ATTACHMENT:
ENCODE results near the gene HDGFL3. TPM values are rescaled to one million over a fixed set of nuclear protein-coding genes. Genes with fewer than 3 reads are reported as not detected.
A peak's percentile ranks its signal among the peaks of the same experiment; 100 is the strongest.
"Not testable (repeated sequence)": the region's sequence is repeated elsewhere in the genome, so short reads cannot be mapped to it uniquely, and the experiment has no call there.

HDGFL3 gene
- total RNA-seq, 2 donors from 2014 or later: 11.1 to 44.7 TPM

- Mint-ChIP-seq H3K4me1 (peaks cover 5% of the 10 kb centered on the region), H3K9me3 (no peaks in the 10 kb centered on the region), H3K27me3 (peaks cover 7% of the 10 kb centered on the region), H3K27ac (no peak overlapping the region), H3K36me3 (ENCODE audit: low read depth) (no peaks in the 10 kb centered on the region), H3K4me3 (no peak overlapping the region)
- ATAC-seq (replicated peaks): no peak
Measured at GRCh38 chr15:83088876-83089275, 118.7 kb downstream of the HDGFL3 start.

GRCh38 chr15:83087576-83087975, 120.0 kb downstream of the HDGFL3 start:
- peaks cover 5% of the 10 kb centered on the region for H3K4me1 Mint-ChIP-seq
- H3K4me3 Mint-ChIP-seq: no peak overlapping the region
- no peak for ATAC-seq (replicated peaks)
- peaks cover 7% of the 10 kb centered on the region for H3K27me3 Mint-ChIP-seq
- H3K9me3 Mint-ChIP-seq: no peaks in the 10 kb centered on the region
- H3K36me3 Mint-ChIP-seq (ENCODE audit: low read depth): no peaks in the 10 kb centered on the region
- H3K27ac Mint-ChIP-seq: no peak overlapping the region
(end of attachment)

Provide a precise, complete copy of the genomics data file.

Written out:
ENCODE results near the gene HDGFL3. TPM values are rescaled to one million over a fixed set of nuclear protein-coding genes. Genes with fewer than 3 reads are reported as not detected.
A peak's percentile ranks its signal among the peaks of the same experiment; 100 is the strongest.
"Not testable (repeated sequence)": the region's sequence is repeated elsewhere in the genome, so short reads cannot be mapped to it uniquely, and the experiment has no call there.

HDGFL3 gene
- total RNA-seq, 2 donors from 2014 or later: 11.1 to 44.7 TPM

- Mint-ChIP-seq H3K4me1 (peaks cover 5% of the 10 kb centered on the region), H3K9me3 (no peaks in the 10 kb centered on the region), H3K27me3 (peaks cover 7% of the 10 kb centered on the region), H3K27ac (no peak overlapping the region), H3K36me3 (ENCODE audit: low read depth) (no peaks in the 10 kb centered on the region), H3K4me3 (no peak overlapping the region)
- ATAC-seq (replicated peaks): no peak
Measured at GRCh38 chr15:83088876-83089275, 118.7 kb downstream of the HDGFL3 start.

GRCh38 chr15:83087576-83087975, 120.0 kb downstream of the HDGFL3 start:
- peaks cover 5% of the 10 kb centered on the region for H3K4me1 Mint-ChIP-seq
- H3K4me3 Mint-ChIP-seq: no peak overlapping the region
- no peak for ATAC-seq (replicated peaks)
- peaks cover 7% of the 10 kb centered on the region for H3K27me3 Mint-ChIP-seq
- H3K9me3 Mint-ChIP-seq: no peaks in the 10 kb centered on the region
- H3K36me3 Mint-ChIP-seq (ENCODE audit: low read depth): no peaks in the 10 kb centered on the region
- H3K27ac Mint-ChIP-seq: no peak overlapping the region